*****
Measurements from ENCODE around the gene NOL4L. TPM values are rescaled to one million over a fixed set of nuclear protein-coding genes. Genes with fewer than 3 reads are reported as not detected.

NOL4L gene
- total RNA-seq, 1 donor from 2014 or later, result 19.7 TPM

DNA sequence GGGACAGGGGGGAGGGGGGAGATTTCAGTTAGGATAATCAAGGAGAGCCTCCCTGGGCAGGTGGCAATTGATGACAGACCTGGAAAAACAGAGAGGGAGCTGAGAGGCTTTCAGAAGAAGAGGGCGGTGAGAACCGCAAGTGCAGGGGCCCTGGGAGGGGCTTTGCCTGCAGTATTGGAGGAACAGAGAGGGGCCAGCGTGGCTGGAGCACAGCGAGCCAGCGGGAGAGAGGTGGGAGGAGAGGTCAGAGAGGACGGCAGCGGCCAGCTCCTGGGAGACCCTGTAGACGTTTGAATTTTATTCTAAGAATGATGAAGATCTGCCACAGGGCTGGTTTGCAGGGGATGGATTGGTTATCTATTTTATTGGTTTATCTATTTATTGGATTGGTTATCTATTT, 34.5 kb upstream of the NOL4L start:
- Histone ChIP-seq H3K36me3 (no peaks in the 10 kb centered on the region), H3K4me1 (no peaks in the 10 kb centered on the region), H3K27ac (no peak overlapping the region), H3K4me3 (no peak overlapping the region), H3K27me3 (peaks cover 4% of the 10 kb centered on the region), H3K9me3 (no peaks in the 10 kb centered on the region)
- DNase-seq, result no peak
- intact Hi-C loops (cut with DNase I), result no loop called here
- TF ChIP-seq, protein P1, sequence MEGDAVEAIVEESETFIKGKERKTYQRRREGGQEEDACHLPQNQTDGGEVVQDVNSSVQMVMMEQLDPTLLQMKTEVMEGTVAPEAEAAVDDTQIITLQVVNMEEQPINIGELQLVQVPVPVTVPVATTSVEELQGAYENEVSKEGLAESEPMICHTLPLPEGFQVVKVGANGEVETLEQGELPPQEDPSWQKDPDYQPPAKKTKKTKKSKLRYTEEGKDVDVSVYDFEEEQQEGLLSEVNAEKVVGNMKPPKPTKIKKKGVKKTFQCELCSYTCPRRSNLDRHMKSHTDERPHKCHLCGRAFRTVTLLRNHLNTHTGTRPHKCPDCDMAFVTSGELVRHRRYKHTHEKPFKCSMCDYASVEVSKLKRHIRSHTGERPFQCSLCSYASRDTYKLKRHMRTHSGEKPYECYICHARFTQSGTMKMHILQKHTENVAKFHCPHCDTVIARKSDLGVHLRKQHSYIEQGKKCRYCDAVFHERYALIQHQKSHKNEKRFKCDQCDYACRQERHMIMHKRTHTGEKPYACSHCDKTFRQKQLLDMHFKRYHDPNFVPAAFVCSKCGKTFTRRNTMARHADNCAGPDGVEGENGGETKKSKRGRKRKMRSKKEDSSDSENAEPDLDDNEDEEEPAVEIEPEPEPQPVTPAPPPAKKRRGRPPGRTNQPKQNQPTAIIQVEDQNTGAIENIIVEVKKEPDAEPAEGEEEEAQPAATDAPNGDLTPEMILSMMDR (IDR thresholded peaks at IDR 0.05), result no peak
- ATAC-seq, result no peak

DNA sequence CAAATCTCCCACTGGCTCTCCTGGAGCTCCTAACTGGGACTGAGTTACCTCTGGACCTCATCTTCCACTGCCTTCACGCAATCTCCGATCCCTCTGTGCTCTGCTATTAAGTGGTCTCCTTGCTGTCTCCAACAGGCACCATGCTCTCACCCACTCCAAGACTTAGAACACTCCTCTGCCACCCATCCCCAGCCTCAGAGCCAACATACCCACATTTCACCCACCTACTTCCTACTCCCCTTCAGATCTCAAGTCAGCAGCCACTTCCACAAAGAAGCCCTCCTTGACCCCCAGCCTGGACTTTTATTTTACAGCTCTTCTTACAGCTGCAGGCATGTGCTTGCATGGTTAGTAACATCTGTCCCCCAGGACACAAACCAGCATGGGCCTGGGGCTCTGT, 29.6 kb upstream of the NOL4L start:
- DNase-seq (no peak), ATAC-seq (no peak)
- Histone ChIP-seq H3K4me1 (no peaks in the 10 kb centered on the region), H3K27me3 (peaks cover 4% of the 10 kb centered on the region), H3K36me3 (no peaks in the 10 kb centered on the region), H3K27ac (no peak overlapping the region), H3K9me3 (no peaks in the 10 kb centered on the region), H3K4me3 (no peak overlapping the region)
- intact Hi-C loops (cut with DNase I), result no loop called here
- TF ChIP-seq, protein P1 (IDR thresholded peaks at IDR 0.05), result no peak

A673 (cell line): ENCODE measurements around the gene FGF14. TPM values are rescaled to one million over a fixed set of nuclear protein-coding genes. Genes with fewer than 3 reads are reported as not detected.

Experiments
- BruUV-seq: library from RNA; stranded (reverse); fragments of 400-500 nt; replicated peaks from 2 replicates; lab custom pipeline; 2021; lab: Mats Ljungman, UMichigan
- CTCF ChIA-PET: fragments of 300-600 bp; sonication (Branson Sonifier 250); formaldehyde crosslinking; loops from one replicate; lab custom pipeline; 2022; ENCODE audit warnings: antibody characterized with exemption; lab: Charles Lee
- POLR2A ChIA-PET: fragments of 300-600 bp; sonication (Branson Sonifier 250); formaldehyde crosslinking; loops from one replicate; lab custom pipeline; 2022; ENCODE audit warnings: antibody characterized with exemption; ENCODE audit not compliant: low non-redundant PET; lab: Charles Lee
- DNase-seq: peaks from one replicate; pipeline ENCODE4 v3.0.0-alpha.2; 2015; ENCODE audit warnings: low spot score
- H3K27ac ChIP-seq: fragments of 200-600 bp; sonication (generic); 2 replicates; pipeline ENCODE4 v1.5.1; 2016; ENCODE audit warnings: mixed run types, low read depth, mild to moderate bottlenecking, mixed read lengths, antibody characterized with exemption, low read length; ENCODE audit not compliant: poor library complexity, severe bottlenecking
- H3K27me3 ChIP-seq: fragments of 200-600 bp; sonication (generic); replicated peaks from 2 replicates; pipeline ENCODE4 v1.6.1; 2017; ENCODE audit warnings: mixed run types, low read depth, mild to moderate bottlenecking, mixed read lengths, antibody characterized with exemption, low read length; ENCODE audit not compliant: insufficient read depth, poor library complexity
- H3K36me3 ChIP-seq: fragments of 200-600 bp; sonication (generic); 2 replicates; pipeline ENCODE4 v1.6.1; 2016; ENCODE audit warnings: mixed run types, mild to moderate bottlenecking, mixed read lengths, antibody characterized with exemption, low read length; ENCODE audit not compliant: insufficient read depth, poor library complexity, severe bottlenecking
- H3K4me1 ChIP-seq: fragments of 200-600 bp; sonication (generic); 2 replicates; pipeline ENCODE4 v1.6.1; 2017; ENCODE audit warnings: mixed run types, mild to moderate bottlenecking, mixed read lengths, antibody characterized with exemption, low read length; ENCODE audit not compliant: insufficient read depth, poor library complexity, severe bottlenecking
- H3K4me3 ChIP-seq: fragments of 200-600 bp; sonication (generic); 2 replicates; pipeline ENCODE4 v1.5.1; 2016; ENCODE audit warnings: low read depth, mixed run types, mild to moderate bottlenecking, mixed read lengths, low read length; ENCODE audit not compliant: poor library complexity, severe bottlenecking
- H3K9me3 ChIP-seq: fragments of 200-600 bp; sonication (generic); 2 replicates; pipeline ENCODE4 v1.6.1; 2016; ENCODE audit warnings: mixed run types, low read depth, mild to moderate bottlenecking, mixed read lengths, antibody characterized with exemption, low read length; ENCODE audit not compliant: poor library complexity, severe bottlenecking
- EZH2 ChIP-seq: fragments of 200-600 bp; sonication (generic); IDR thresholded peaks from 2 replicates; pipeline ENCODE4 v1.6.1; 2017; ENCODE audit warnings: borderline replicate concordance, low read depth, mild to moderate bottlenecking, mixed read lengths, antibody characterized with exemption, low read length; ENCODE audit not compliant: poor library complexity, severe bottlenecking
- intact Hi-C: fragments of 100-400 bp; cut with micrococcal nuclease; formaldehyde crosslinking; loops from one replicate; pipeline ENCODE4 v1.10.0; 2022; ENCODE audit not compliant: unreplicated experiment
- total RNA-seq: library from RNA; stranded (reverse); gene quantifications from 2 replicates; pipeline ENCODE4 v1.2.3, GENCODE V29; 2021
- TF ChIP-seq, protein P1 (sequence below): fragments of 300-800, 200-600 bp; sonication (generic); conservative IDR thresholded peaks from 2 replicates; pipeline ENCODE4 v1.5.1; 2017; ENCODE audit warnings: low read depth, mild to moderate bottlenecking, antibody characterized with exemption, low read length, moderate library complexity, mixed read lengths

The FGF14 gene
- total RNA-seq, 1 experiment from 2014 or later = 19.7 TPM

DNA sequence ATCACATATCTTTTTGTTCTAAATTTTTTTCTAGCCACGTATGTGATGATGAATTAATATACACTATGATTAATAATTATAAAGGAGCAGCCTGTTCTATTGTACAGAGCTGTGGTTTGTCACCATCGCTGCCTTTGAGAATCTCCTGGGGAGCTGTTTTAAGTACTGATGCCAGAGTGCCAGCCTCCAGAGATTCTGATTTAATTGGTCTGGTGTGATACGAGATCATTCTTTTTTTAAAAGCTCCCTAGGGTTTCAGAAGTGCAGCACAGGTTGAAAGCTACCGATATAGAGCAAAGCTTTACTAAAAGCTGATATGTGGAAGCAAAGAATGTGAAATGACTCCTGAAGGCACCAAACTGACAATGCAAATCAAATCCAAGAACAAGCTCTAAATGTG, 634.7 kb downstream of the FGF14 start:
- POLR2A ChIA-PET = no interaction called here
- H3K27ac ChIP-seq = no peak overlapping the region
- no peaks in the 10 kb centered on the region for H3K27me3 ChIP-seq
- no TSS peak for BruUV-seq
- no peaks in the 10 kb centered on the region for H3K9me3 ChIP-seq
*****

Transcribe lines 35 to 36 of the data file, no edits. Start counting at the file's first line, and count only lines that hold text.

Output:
- H3K27ac ChIP-seq = no peak overlapping the region
- no peaks in the 10 kb centered on the region for H3K27me3 ChIP-seq